doubled after they had received wounds, tearing their adversaries in
pieces with their tusks. But in a short time they were wholly laid



aside, their service not being able to compensate the great mischiefs
frequently done by them ; for though they were endued with great
sagacity, and approached nearer to human reason than any other
animal, whereby they became more tractable to their governors, and
capable of yielding obedience to their instructions, yet, when severely
wounded, and pressed upon by their enemies, they became ungovern-
able, and frequently turned all their rage upon their own party, put
them into confusion, committed terrible slaughters, and delivered
the victory to their enemies ; of which several remarkable instances
are recorded in the histories both of Greece and Rome.' For the
same reason, but more especially since the introduction of firearms
and artillery, the war-elephant has been greatly abandoned even in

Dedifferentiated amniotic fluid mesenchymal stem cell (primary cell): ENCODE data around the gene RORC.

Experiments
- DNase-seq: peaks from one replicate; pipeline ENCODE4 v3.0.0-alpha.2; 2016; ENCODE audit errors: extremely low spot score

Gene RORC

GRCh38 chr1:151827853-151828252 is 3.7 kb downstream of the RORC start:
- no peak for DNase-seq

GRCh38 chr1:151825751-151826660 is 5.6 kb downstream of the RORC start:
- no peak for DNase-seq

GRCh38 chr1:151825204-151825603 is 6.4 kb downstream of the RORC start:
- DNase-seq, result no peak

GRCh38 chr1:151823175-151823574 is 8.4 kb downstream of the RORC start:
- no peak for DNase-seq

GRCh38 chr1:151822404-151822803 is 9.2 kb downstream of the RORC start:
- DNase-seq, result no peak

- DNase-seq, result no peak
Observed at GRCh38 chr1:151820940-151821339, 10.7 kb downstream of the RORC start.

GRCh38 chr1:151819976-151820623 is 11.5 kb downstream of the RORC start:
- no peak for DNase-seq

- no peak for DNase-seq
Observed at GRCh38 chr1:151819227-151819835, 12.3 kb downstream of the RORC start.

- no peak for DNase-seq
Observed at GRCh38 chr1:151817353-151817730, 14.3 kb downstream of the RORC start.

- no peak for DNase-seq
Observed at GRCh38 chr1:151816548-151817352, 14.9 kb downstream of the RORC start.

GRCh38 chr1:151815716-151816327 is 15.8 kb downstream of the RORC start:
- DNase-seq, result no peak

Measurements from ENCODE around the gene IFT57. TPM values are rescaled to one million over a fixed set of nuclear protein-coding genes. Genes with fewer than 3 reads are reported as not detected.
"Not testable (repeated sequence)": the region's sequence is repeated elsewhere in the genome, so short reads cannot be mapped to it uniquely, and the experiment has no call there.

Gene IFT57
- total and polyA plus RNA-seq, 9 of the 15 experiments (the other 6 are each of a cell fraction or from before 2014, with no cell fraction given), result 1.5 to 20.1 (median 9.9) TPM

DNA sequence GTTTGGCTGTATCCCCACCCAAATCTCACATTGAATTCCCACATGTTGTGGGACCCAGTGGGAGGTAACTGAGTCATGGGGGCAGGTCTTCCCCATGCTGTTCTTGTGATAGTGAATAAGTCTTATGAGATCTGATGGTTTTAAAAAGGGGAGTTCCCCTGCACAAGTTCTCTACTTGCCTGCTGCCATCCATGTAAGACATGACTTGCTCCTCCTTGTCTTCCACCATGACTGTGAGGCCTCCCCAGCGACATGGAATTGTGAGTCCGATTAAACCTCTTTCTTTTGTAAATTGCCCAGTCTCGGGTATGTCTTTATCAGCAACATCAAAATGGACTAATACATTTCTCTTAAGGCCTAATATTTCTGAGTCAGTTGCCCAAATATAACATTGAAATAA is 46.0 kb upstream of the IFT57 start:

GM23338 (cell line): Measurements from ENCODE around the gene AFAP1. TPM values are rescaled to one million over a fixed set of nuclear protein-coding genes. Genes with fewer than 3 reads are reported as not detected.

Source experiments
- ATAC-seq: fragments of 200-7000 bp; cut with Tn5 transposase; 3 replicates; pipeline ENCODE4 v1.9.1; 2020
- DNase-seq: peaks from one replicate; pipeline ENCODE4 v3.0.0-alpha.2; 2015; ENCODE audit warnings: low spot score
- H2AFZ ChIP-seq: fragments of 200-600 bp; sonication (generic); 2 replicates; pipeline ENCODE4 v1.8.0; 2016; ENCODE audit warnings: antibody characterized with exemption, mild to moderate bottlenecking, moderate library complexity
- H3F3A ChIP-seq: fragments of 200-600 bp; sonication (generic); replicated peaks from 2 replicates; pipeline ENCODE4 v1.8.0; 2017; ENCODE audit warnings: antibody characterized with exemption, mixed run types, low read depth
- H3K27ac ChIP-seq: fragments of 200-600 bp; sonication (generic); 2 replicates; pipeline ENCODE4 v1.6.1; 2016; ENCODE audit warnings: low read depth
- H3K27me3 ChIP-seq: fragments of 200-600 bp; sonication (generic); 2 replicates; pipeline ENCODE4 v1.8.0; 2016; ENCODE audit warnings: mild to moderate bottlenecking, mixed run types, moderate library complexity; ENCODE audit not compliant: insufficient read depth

the East, and is now chiefly used in carrying baggage, in doing other
heavy work, and, above all, in adding to the 'pomp and circumstance'
of oriental authority.

The present employment of the elephant in India, according to
Von Orlich and other recent authors, is exceedingly varied from
the piling of firewood and the drawing of water, to the dragging of
artillery and the carriage of royalty. In captivity he is well fed,
regularly cleaned, and attended by the mahouds or drivers wjjh
greater care than they would one of their own species. On entering
upon bondage he is never maimed, like the horse, ass, and dog ; the
only loss he suffers being portions of his tusks, if these should be
long and dangerous. An ordinary animal will cost about one
thousand rupees (100); but if large and tractable, he cannot be
purchased under four or five thousand. His keep, which consists of
grass, roots, rice, sugar-cane, and other vegetables, costs fully forty
rupees a month, so that it is only the rich and powerful who can
afford the luxury of an elephant stud. When placed under the hoivdah
(a covered seat for persons of rank), his back is protected by a
thickly-stuffed hair cushion, over which is spread an ornamented
covering. The howdah is made to contain two persons, and this is